SOURCE: Surfrider Foundation

Surfrider Foundation

August 12, 2014 09:03 ET

The Surfrider Foundation Releases Recreational Use Data for the Mid-Atlantic Coast

BROOKLYN, NY--(Marketwired - August 12, 2014) - Today, the Surfrider Foundation (, a non-profit environmental organization dedicated to the protection and enjoyment of the world's oceans, waves and beaches, in partnership with Point 97, The Nature Conservancy and Monmouth University's Urban Coast Institute, and collaboration with the Mid-Atlantic Regional Council on the Ocean (MARCO), unveiled the results of a recreational use study conducted along the Mid-Atlantic coast.

The study reveals that the Mid-Atlantic coast is used extensively by the public for a variety of recreational activities, including beach going, surfing, kayaking, swimming, and wildlife viewing. These activities generate significant economic benefits for coastal communities and the region, through hotel visits, shopping, dining and other trip-related expenditures.

"This study fills an important gap in our understanding of recreation in the Mid-Atlantic," says Matt Gove, the Mid-Atlantic Policy Manager for the Surfrider Foundation. "As demands on coastal and ocean areas grow, this data will be integral to protecting recreational use of our coast for the future."

The Surfrider Foundation collected information from recreational users through an online survey between July and December of 2013. The survey included a mapping tool that allowed participants to mark locations of recreational use along the Mid-Atlantic coast. More than 300 recreational groups and businesses throughout the region were contacted, and respondents completed nearly 1,500 surveys resulting in over 22,000 data points.

Overall, the Mid-Atlantic respondents spent an average of $71.06 per coastal visit on things such as accommodation, transportation and food. Below are fact sheets summarizing study findings for each state. 

The most popular recreational activities included (in order) general beach going, scenic enjoyment, biking or hiking, photography, surfing, and beachcombing. The extensive geographic use and activity participation reported, demonstrates the popularity and breadth of recreation along the mid-Atlantic coast.

For more information about Surfrider Foundation's recreational use study program, please visit:

"MARCO appreciates the time and effort that the Surfrider Foundation and survey participants dedicated to this initiative. Understanding where recreational activities occur in the region can help us better manage our ocean and coastal resources," says Kris Ohleth, Executive Director of the Mid-Atlantic Regional Council on the Ocean (MARCO).

Maps of the data can be found on the MARCO Mid-Atlantic Ocean Data Portal and will be available for use by the public as well as regional ocean planning.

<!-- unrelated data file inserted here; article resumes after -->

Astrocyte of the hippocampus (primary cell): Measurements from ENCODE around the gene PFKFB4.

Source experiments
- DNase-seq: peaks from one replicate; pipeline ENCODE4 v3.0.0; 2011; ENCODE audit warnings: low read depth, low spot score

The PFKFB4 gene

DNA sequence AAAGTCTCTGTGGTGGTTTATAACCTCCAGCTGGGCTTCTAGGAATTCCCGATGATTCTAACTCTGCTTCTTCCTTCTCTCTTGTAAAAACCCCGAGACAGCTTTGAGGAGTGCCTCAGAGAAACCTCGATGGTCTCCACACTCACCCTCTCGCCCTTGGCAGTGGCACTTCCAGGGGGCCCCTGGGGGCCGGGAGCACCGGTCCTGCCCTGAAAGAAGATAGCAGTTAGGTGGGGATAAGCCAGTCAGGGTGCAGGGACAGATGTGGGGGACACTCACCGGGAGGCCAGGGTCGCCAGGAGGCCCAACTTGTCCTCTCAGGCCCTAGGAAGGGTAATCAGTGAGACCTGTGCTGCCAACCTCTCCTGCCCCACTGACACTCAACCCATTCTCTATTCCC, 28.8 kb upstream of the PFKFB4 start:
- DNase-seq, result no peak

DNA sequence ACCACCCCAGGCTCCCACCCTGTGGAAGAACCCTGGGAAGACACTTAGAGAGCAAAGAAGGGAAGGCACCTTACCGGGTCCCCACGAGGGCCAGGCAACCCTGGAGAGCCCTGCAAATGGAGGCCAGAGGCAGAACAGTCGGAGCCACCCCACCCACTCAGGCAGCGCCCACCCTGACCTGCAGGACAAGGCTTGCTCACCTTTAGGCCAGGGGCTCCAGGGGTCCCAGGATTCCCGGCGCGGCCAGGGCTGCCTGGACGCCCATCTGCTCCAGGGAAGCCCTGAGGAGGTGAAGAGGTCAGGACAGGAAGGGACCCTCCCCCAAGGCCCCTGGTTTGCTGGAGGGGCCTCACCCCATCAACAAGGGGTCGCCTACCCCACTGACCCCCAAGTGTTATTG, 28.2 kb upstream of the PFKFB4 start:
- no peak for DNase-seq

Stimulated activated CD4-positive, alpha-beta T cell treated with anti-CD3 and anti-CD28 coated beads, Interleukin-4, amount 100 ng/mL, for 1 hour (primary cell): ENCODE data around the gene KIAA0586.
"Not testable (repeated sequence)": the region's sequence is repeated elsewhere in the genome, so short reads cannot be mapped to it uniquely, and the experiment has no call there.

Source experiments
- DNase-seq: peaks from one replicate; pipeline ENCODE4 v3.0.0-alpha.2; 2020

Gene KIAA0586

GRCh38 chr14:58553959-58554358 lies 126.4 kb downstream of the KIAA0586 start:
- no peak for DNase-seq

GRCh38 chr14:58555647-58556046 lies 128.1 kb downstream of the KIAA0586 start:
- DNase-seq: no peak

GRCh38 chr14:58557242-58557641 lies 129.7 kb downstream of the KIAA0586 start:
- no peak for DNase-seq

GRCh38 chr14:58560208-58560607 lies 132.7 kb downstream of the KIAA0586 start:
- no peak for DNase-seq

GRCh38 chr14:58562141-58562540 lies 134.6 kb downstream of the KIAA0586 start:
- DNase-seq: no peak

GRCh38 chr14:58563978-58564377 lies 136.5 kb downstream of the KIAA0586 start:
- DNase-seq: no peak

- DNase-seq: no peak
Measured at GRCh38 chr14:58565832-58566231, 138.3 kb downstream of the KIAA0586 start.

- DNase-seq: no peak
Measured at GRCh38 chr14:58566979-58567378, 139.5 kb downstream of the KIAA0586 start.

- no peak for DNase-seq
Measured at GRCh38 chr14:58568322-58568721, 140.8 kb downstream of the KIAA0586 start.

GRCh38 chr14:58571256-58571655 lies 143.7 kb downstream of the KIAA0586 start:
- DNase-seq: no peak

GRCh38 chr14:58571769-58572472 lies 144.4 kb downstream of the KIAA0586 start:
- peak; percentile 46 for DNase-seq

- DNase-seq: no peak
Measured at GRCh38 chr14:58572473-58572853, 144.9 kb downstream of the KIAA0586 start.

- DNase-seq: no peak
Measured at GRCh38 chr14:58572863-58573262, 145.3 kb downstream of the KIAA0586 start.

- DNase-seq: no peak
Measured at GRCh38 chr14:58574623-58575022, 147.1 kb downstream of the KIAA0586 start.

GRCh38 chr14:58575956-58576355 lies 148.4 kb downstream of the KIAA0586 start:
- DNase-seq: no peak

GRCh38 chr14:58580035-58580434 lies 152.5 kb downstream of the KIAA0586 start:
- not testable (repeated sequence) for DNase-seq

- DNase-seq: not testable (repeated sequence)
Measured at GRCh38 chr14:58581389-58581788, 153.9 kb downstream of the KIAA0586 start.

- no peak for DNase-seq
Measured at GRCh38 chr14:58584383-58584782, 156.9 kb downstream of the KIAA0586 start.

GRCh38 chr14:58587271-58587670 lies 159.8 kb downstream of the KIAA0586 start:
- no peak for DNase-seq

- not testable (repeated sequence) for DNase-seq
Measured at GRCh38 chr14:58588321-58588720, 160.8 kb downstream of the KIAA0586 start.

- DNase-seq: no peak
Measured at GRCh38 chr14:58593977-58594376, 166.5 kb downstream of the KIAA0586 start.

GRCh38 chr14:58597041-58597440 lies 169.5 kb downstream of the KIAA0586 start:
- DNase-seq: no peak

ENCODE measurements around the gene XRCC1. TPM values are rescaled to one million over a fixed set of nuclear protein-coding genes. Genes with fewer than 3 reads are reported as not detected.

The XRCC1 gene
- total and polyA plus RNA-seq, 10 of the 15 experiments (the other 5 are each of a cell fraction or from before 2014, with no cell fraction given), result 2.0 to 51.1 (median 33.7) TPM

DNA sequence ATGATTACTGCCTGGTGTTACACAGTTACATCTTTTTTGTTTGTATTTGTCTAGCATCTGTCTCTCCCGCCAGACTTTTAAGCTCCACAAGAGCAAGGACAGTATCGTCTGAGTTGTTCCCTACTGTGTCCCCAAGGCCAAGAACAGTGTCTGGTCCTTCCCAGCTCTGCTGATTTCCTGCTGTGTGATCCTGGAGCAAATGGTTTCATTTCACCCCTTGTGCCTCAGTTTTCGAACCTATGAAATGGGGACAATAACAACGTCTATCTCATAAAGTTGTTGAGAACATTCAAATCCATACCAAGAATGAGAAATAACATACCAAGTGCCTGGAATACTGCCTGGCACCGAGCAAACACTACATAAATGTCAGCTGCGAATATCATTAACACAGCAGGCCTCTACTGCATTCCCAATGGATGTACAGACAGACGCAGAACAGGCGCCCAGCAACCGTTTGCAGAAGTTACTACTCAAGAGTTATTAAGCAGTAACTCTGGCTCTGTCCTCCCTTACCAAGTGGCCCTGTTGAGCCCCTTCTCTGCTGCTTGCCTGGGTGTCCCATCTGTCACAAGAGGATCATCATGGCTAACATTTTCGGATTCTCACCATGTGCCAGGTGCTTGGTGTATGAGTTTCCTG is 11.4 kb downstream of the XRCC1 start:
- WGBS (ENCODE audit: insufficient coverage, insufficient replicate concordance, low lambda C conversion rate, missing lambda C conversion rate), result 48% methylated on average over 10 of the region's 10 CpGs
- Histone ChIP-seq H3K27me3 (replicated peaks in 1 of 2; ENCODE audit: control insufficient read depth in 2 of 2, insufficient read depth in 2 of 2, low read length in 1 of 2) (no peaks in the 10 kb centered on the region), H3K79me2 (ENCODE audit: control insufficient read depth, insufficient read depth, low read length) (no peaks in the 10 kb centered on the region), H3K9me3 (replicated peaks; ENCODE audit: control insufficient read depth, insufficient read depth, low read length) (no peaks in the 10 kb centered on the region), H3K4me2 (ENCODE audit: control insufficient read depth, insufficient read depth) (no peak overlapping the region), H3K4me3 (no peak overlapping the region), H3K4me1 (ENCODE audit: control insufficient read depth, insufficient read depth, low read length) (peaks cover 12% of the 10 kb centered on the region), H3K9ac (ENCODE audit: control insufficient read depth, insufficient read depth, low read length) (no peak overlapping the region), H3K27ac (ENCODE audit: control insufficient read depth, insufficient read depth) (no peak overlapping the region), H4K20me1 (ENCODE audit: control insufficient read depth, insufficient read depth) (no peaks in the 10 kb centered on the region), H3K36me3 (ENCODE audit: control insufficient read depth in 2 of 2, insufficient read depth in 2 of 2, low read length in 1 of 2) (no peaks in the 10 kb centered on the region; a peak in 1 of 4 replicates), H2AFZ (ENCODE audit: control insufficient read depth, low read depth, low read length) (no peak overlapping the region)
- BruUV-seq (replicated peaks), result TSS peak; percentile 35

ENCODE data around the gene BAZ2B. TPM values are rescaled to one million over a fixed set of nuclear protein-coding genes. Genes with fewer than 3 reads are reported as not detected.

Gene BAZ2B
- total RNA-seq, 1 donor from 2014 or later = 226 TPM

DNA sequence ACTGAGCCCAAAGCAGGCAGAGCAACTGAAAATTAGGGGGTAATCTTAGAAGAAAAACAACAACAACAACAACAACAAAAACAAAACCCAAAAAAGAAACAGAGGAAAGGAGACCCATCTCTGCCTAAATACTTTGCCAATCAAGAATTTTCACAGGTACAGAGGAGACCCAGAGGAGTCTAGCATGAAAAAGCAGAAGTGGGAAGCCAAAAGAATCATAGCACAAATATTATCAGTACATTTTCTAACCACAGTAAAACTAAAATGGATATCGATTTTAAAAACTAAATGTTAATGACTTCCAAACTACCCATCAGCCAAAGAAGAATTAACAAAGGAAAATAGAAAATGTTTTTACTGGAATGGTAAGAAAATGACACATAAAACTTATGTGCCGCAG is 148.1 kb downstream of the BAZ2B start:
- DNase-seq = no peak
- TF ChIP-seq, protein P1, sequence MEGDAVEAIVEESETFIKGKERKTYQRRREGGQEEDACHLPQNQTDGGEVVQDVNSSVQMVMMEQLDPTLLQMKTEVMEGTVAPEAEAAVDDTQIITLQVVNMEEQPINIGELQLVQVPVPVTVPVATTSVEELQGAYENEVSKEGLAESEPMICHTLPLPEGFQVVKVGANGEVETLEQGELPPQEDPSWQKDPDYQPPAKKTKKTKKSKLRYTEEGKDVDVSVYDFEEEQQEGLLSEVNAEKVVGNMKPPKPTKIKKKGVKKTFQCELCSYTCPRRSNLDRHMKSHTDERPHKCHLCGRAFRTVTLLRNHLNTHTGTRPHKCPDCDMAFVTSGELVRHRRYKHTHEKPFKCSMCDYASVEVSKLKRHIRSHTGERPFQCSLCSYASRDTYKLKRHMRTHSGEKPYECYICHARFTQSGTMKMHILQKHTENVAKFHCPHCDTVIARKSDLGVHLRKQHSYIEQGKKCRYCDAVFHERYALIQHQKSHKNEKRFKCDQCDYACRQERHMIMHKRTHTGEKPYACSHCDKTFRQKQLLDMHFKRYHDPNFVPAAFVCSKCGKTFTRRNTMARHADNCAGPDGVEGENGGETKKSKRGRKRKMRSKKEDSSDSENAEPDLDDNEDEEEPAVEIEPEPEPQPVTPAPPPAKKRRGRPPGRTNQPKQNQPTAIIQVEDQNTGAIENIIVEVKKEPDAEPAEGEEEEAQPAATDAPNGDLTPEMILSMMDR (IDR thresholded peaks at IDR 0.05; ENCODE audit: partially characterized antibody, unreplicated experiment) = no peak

Regional ocean planning, a process which recently began in the Mid-Atlantic, is a collaborative process that will help guide resource conservation and economic development by facilitating information sharing, fostering collaboration, and improving decision-making about a growing number of ocean uses vying for ocean resources and space.

Coastal recreation is widely practiced throughout the United States, but little data exists on what activities people participate in, where these uses occur, and the related economic benefits. To address this need, Surfrider and Point 97, a leader in technology solutions for ocean and coastal management, are conducting similar studies across the U.S., including a completed effort in Oregon and a recently launched study in Washington State.

Matt Gove is the Mid-Atlantic Policy Manager for the Surfrider Foundation. Gove has worked in coastal management for more than six years with organizations such as the National Oceanic and Atmospheric Administration's (NOAA) National Ocean Service and New York's Department of Environmental Conservation. He holds a Masters in Coastal Environmental Management from Duke University. Contact Matt directly at 952-250-4545 or

Katie Ferguson, Surfrider Foundation Communications Manager, 949-212-3335 or 

About Point 97

Point 97 is a high-tech subsidiary of Ecotrust, delivering impact technology solutions and engagement strategies for coastal and marine planning in regions around the world. Working to improve marine and coastal management practices, Point 97 helps partners and clients strengthen coastal communities and ocean ecosystems, bridge different ocean user perspectives and implement management decisions in an inclusive and transparent way. Learn more at

About Surfrider Foundation

The Surfrider Foundation is a non-profit grassroots organization dedicated to the protection and enjoyment of our world's oceans, waves and beaches through a powerful activist network. Founded in 1984 by a handful of visionary surfers in Malibu, California, the Surfrider Foundation now maintains over 250,000 supporters, activists and members worldwide. For more information on the Surfrider Foundation, visit

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